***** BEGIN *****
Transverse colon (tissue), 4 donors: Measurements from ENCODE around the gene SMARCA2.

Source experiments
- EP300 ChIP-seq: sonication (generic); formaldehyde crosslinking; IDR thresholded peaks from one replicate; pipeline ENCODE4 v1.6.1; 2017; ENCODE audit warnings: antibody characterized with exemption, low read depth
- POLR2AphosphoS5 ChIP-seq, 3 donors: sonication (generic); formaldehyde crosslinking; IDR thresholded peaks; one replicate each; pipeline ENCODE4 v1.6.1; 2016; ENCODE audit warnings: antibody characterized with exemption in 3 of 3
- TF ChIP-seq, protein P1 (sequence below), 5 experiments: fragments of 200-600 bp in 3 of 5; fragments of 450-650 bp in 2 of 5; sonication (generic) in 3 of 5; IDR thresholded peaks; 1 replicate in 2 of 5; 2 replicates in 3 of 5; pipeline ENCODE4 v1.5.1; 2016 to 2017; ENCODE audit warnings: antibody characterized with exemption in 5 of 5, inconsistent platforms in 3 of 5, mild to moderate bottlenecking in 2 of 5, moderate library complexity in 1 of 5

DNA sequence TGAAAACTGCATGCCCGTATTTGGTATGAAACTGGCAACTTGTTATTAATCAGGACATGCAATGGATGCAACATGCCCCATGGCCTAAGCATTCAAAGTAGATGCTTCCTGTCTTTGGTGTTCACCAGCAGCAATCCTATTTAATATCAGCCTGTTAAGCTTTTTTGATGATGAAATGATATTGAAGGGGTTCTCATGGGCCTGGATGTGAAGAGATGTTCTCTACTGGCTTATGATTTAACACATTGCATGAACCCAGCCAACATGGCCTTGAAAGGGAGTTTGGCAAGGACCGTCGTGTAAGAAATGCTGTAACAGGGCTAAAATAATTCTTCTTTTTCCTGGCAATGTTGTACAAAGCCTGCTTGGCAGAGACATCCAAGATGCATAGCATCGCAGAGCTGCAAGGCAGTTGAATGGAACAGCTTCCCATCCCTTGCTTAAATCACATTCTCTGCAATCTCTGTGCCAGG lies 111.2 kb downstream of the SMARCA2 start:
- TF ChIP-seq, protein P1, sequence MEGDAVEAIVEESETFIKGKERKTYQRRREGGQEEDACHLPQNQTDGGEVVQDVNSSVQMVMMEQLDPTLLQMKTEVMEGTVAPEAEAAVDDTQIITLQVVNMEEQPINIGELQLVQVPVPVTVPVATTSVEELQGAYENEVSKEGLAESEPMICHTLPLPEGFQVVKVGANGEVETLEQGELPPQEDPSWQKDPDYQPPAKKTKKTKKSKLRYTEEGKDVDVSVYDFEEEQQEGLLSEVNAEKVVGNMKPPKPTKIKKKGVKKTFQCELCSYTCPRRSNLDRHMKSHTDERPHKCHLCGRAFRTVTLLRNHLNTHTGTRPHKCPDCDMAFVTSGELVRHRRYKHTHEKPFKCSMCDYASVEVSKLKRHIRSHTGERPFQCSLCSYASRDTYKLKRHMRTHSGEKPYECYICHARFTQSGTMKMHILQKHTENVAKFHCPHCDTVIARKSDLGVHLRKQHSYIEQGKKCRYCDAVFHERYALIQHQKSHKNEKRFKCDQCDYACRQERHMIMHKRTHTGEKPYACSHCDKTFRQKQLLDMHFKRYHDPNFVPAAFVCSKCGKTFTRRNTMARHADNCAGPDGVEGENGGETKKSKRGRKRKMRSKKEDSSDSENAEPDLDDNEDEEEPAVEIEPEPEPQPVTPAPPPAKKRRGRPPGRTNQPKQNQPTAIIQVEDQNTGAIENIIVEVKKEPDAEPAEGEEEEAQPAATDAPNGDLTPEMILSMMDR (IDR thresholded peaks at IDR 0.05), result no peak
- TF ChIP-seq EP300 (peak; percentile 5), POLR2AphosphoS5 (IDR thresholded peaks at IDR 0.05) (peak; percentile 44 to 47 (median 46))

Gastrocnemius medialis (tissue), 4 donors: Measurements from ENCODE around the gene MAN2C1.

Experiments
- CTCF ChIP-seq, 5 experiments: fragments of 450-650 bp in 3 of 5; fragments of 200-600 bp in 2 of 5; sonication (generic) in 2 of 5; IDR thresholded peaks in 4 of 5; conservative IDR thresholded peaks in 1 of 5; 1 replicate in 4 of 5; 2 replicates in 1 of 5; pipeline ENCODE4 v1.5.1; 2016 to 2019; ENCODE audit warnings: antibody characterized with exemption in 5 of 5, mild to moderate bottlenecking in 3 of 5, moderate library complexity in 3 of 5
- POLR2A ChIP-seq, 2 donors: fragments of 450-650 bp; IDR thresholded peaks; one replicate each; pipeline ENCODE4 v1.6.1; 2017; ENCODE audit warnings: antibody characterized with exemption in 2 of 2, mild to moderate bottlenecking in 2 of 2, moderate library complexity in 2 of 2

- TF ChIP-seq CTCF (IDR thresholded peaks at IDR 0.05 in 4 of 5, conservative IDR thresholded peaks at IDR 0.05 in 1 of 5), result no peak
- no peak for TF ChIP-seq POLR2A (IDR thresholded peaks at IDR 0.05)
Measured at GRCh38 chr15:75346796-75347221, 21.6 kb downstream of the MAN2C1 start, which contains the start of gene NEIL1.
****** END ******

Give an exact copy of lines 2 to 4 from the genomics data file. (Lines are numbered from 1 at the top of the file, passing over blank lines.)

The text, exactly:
Source experiments
- EP300 ChIP-seq: sonication (generic); formaldehyde crosslinking; IDR thresholded peaks from one replicate; pipeline ENCODE4 v1.6.1; 2017; ENCODE audit warnings: antibody characterized with exemption, low read depth
- POLR2AphosphoS5 ChIP-seq, 3 donors: sonication (generic); formaldehyde crosslinking; IDR thresholded peaks; one replicate each; pipeline ENCODE4 v1.6.1; 2016; ENCODE audit warnings: antibody characterized with exemption in 3 of 3